With a well-developed startup infrastructure, a range of digital success stories, and a brand-new Google campus in its capital city, Warsaw, Poland is a Central European tech tiger in the making.
While still trailing behind European startup hubs such as Berlin, Lisbon, or London, the Compass Startup Ecosystem Ranking suggests that Poland is bound to become a serious player on the startup scene.
According to Dealroom.co, last year Central and Eastern European startups raised a total of €177 million. And that’s up from just €15 million a mere four years before. Poland is today among the countries that attract the biggest funding rounds.
So what does the tech scene look like in Poland?
StartUp Poland recently published a report that unveiled everything you need to know about the country’s digital economy through the survey of over 2400 startups.
The report revealed that 39% of startups were software development enterprises that mainly sold as SaaS products. Out of the startups that reported more than 50% of annual growth, most were achieving these results thanks to the sale of data and mobile services to large corporations. More than half of Polish startups are exporting, mainly to the US and UK markets.
And the leaders of international businesses are already picking up on that potential. This year, Microsoft and Ernst & Young joined Senfino (a Polish IT company), to announce the launch of Startberry, a brand-new startup incubator located just a couple of streets from Google’s startup hub in Warsaw.
Local success stories
It might come as a surprise, but Poland has its fair share of success stories on the global tech scene. The social learning network Brainly is one, as it reports more than 14 million unique users every month across over 35 countries.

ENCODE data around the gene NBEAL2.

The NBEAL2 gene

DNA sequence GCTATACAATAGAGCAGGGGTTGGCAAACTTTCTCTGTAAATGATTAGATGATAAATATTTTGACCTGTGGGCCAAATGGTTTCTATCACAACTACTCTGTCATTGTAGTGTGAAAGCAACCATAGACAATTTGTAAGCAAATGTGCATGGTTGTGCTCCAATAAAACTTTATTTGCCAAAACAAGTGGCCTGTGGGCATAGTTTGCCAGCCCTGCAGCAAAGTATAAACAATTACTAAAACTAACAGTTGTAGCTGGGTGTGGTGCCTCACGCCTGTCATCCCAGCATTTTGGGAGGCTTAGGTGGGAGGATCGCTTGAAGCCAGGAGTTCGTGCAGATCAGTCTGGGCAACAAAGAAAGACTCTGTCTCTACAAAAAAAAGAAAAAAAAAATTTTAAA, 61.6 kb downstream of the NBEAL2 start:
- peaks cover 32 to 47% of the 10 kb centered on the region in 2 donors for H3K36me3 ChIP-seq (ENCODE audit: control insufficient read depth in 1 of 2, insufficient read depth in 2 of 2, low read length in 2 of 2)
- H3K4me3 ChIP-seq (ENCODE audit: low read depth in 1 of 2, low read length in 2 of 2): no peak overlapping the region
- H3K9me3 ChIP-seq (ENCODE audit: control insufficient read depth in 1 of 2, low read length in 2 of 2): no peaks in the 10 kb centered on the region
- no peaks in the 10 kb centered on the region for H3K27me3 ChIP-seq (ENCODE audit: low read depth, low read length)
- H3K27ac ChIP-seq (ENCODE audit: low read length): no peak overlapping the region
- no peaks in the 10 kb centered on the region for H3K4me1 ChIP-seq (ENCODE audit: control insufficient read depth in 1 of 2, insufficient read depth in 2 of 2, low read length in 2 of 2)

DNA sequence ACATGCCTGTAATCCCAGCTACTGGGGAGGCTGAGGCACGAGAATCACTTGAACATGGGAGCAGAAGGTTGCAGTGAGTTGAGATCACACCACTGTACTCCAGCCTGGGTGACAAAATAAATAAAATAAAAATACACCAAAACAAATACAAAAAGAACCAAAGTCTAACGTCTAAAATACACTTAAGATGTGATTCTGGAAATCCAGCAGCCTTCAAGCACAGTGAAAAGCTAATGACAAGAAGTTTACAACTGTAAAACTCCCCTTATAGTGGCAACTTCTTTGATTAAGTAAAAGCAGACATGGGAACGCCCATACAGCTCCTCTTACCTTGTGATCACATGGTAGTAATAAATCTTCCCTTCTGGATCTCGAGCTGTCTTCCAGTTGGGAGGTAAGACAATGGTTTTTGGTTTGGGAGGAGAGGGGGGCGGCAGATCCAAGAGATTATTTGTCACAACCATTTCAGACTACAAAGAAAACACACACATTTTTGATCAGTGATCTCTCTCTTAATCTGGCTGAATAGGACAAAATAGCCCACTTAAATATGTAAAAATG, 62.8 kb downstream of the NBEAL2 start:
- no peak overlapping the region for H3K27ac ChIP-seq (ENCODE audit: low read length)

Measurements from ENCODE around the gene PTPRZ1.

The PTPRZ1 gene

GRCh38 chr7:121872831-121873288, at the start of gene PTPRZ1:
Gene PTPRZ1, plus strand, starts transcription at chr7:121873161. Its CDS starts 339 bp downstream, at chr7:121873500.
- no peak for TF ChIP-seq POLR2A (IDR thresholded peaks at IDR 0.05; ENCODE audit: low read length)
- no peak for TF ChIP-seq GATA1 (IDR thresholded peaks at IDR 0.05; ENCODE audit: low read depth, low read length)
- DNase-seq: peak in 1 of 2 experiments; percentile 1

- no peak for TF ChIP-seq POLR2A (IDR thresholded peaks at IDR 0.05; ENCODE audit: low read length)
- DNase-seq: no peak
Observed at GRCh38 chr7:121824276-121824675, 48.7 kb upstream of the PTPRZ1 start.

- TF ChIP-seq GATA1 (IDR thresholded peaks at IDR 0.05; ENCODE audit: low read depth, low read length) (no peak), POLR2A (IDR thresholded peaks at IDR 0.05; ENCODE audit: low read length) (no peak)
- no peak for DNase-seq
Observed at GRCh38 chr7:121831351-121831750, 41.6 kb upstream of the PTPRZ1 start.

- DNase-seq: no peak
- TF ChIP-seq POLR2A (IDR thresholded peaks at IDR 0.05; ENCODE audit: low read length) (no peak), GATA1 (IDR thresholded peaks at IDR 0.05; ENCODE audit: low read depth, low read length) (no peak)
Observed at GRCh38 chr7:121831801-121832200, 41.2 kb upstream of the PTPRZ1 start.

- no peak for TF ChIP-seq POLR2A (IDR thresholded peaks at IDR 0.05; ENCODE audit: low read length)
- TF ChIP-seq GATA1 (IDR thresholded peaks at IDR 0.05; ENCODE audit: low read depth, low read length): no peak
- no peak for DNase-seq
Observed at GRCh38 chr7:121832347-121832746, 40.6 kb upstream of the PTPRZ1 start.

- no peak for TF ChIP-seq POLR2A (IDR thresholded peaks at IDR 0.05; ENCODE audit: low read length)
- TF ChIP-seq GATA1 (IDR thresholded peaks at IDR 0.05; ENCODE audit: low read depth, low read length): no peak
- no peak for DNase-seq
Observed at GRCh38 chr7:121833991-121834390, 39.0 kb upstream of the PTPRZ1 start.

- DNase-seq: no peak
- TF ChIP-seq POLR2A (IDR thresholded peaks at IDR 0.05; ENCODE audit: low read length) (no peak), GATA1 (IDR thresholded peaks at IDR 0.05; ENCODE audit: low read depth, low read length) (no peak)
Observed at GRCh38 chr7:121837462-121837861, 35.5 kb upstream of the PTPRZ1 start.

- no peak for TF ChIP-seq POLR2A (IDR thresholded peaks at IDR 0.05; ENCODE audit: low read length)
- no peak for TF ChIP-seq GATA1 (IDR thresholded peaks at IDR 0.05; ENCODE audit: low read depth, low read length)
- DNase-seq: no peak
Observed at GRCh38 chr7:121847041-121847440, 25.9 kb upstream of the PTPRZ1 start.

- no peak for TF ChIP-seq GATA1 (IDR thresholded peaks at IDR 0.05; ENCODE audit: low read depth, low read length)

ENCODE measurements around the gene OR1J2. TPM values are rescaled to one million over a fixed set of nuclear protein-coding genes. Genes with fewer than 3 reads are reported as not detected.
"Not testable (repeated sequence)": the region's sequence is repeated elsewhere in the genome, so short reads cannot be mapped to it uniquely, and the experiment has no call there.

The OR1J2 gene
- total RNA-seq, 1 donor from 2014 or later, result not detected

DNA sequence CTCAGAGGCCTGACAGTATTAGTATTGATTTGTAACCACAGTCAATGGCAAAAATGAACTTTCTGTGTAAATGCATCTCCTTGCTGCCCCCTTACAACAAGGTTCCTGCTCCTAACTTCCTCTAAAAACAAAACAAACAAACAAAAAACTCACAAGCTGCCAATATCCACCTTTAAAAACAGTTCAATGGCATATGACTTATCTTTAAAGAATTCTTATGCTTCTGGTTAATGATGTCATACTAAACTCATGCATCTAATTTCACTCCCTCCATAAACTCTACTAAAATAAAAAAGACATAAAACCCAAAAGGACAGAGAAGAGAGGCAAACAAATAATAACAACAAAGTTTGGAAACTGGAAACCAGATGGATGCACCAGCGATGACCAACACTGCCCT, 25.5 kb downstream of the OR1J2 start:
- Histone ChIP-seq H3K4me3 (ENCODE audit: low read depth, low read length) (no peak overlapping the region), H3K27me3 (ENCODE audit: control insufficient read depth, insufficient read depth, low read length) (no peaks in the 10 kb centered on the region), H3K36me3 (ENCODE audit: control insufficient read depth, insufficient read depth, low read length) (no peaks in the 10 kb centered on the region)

DocPlanner, an online healthcare appointment booking platform, closed a $10 million series B round last year, bringing on board $20 million in its largest Series C, and another 15 million EUR in Series D funding. The platform now operates in 25 different markets across Europe, Africa, and Asia.
Estimote and Kontakt.io – two based in Krakow trailblazing companies of beacon technology – have also made their mark on the global retail industry with their indoor navigation technology that build integrated offline and online shopping experiences. Recently, Estimote raised $10.7 million in funding.
Another interesting example is the travel tech startup AudioTrip which developed an app that transforms smartphones into local personal guides as users explore a new destination. It was founded just four years ago and it already has a London office, attracting funding as well.
What’s in store for Polish startups?
Needless to say, there are plenty of interesting tech startups that are bound to get big in the near future.
Fintech is a prominent area of growth. Some of the most interesting startups emerging in this area are VoicePin, as system for voice recognition-based identity verification. VoicePin is a piece of software that can differentiate between different voices and since the technology works with the microphone built into smartphones, it’s very cost-effective to implement. Some major banks in Poland are now using VoicePin in various applications including online banking.
Another interesting example is Atsora, which offers software designed to assist financial service organizations in communicating with small business customers more effectively (especially in terms of business planning or cash flow management)
Krakow is a city we should all be watching closely. KoalaMetrics is one of the powerful newbies that provides psychographic profiling services to an online retailers to help them understand their clients better and boost customer experience.
Another interesting venture is CallPage. They developed a widget that uses free callbacks to increase the number of calls businesses receive from website visitors by a smashing 75%. Thanks to the quickly developing infrastructure and flights to Krakow the city is becoming a fast growing Poland’s business center.
It’s all about funding
It leaves no room for doubt that Poland is a country rich in tech talent and potential for innovation.
As its economy grows, the focus may shift from startup to scalable startup. That’s the only way for Polish startups to start attracting growth funding.
And that’s especially important since funding is the single most significant factor that inhibits growth in this area. While EU funding is helpful, it only works in the short term. Unfortunately, Poland still suffers from a lack of substantial private funding opportunities. Growing these companies will at some point require access to more funding from overseas investors, especially in later stage investments rounds.
Still, the Polish economy is making strides and there are some VC funds operating in Poland that are starting to support the promising local startup ecosystem.